Royal Navy
provided services around the world that benefited other nations, such as the suppression of piracy and blocking the slave trade . The Slave Trade Act 1807
Slave Trade Act 1807
had banned the trade across the British Empire, after which the Royal Navy established the West Africa Squadron and the government negotiated international treaties under which they could enforce the ban. Sea power, however, did not project on land. Land wars fought between the major powers include the Crimean War , the Franco-Austrian War , the Austro-Prussian War and the Franco-Prussian War , as well as numerous conflicts between lesser powers. The Royal Navy
Royal Navy
prosecuted the First Opium War (1839–1842) and Second Opium War (1856–1860) against Imperial China . The Royal Navy
Royal Navy
was superior to any other two navies in the world, combined. Between 1815 and the passage of the German naval laws of 1890 and 1898, only France was a potential naval threat.

Britain traded goods and capital extensively with countries around the world, adopting a free trade policy after 1840. The growth of British imperial strength was further underpinned by the steamship and the telegraph , new technologies invented in the second half of the 19th century, allowing it to control and defend the empire. By 1902, the British Empire
British Empire
was linked together by a network of telegraph cables, the so-called All Red Line .

The Pax Britannica
Pax Britannica
was weakened by the breakdown of the continental order which had been established by the Congress of Vienna. Relations between the Great Powers of Europe were strained to breaking point by issues such as the decline of the Ottoman Empire
Ottoman Empire
, which led to the Crimean War , and later the emergence of new nation states in the form of Italy and Germany
Germany
after the Franco-Prussian War . Both of these wars involved Europe's largest states and armies. The industrialisation of Germany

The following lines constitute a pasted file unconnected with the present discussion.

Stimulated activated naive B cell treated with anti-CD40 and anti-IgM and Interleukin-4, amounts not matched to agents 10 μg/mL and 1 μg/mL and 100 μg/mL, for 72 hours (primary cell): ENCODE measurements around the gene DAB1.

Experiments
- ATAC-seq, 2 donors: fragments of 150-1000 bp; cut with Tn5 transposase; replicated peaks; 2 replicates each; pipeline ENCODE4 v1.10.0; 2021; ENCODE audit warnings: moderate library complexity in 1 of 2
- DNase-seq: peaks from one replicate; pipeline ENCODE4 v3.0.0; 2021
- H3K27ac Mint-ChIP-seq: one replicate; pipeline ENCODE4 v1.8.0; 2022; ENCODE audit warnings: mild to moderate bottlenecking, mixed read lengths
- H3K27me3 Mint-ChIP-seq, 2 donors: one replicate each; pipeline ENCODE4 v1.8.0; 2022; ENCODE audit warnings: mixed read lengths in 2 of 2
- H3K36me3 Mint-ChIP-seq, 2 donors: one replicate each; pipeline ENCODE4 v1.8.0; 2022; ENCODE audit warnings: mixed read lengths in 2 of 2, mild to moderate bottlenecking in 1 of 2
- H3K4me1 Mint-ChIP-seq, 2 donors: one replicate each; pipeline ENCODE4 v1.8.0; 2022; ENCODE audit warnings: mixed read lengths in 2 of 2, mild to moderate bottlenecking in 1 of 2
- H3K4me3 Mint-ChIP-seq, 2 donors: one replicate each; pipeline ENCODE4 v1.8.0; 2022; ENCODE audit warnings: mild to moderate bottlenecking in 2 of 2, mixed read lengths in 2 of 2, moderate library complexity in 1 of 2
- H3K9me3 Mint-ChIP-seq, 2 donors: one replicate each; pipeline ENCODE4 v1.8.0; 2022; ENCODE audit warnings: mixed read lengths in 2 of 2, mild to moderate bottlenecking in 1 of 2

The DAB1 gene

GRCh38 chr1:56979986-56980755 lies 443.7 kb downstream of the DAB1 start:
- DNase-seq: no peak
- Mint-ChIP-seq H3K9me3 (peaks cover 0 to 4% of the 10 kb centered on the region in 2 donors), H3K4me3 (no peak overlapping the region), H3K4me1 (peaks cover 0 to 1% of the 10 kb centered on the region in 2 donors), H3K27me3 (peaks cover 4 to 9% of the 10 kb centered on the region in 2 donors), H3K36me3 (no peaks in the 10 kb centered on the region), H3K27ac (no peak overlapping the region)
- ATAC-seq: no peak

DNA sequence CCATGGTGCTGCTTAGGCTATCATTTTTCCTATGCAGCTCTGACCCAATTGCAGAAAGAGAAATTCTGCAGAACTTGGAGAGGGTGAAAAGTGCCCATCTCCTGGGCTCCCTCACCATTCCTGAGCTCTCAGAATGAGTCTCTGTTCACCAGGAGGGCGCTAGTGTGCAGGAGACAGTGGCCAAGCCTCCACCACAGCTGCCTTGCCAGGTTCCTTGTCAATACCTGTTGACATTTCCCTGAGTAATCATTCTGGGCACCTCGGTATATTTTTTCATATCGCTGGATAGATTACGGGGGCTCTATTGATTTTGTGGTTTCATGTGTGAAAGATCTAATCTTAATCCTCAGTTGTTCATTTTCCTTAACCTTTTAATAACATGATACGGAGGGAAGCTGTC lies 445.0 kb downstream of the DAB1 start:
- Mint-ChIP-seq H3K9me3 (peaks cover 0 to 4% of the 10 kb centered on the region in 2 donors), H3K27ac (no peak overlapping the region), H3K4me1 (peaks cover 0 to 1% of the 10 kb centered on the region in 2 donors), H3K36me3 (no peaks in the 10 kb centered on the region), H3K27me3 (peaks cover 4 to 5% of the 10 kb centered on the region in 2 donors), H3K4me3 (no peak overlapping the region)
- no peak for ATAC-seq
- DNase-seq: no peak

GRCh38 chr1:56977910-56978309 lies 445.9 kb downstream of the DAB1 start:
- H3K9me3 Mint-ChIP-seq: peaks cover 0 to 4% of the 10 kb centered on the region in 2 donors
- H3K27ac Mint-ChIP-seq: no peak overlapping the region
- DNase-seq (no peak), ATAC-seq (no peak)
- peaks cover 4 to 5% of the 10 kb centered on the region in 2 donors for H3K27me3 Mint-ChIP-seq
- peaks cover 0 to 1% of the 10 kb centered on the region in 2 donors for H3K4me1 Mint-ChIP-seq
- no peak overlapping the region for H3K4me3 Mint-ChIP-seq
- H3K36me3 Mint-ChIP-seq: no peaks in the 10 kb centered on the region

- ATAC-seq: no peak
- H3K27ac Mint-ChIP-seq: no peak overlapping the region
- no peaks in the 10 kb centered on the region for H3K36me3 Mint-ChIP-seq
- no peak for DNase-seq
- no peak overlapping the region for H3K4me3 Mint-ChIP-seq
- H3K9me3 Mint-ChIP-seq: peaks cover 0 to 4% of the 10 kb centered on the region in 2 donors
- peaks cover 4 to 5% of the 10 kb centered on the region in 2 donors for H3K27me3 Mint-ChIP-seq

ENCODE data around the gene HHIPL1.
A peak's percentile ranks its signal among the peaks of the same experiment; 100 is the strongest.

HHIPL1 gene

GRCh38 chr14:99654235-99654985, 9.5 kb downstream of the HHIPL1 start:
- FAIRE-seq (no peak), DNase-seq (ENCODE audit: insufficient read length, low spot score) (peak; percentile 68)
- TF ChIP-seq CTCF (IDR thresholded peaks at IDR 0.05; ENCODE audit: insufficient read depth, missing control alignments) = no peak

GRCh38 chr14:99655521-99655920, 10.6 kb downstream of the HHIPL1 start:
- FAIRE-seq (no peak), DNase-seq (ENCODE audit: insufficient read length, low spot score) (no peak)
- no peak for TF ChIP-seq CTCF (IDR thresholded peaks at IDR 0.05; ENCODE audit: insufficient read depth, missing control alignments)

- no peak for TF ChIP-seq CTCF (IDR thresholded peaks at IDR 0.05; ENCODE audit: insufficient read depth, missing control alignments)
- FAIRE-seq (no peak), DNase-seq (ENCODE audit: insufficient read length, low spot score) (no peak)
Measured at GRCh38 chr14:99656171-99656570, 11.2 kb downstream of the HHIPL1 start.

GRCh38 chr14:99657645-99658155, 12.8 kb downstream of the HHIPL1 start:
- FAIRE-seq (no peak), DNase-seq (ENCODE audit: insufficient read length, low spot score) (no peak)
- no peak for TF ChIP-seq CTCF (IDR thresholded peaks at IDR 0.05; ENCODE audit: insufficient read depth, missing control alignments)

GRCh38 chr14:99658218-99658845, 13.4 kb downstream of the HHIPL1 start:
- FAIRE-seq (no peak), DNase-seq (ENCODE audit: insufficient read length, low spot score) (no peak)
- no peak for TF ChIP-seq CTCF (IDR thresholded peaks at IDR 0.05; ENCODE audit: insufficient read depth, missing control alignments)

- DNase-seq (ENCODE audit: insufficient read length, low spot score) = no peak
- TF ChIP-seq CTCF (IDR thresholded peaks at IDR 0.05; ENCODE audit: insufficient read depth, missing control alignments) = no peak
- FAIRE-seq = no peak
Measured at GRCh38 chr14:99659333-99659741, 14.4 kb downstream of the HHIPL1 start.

Germany
, the Empire of Japan , and the United States contributed to the relative decline of British industrial supremacy in the early 20th century.

SEE ALSO

* Historiography of the British Empire
British Empire
* History of the foreign relations of the United Kingdom * Imperial Federation * International relations of the Great Powers (1814–1919) * Pax Americana

REFERENCES

FOOTNOTES

* ^ Johnston , pp. 508-10. * ^ Porter , p. 332. * ^ Hyam , p. 1. * ^ Smith , p. 71. * ^ Parsons , p. 3. * ^ Porter , p. 401. * ^ Porter , p. 8. * ^ Marshall , pp. 156–57. * ^ Cameron , pp. 45-47. * ^ Darwin , p. 391. * ^ Crawfurd , pp. 191–192: "...for what purpose was it conquered and is it now retained?' We endeavoured to explain, that during the wars, in which we were lately engaged with our European enemies who occupied the coast of the island, they harassed our commerce from its ports, and therefore, in self-defence, there was a necessity for taking possession of it." * ^ "The British in the Gulf: An Overview". Qatar Digital Library. British Library Qatar Foundation Partnership. Retrieved 25 October 2014. The increased stability that this 'Pax Britannica' brought led to increased volumes of trade in the region. Ruling families began to actively seek British protection as a means of securing their rule and safeguarding their territories. * ^ Pugh , p. 83. * ^ Thackeray , p. 57. * ^ Falola , pp. xxi, xxxiii-xxxiv. * ^ "The legal and diplomatic background to the seizure of foreign vessels by the Royal Navy". * ^ Dalziel , pp. 88–91. * ^ Pugh , p. 90.